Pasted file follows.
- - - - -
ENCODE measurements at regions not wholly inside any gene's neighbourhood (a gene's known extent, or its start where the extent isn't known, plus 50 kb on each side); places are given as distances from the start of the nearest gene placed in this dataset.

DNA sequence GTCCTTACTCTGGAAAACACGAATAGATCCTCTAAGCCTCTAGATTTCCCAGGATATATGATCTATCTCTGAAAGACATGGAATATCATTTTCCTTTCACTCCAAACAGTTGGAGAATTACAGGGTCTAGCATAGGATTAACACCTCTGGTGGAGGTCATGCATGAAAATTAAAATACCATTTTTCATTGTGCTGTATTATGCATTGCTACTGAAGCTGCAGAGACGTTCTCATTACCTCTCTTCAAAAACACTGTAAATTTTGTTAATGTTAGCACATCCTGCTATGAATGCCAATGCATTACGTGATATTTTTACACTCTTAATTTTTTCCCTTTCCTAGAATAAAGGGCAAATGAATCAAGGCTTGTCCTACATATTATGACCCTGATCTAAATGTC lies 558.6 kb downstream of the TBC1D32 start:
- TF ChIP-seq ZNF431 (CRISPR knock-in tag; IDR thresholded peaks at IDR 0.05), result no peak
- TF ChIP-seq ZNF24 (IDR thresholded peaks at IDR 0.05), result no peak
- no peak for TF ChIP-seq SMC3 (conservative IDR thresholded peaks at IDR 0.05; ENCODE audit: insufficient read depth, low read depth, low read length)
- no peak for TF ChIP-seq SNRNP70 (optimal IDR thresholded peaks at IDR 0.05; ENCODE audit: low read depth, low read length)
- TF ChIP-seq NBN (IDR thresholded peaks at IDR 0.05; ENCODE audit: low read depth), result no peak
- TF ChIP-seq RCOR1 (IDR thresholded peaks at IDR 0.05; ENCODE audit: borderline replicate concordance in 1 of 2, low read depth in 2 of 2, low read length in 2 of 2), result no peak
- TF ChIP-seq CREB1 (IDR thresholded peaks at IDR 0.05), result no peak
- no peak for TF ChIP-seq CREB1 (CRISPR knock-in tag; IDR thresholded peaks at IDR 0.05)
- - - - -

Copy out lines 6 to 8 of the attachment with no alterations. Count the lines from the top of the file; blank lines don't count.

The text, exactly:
- no peak for TF ChIP-seq SNRNP70 (optimal IDR thresholded peaks at IDR 0.05; ENCODE audit: low read depth, low read length)
- TF ChIP-seq NBN (IDR thresholded peaks at IDR 0.05; ENCODE audit: low read depth), result no peak
- TF ChIP-seq RCOR1 (IDR thresholded peaks at IDR 0.05; ENCODE audit: borderline replicate concordance in 1 of 2, low read depth in 2 of 2, low read length in 2 of 2), result no peak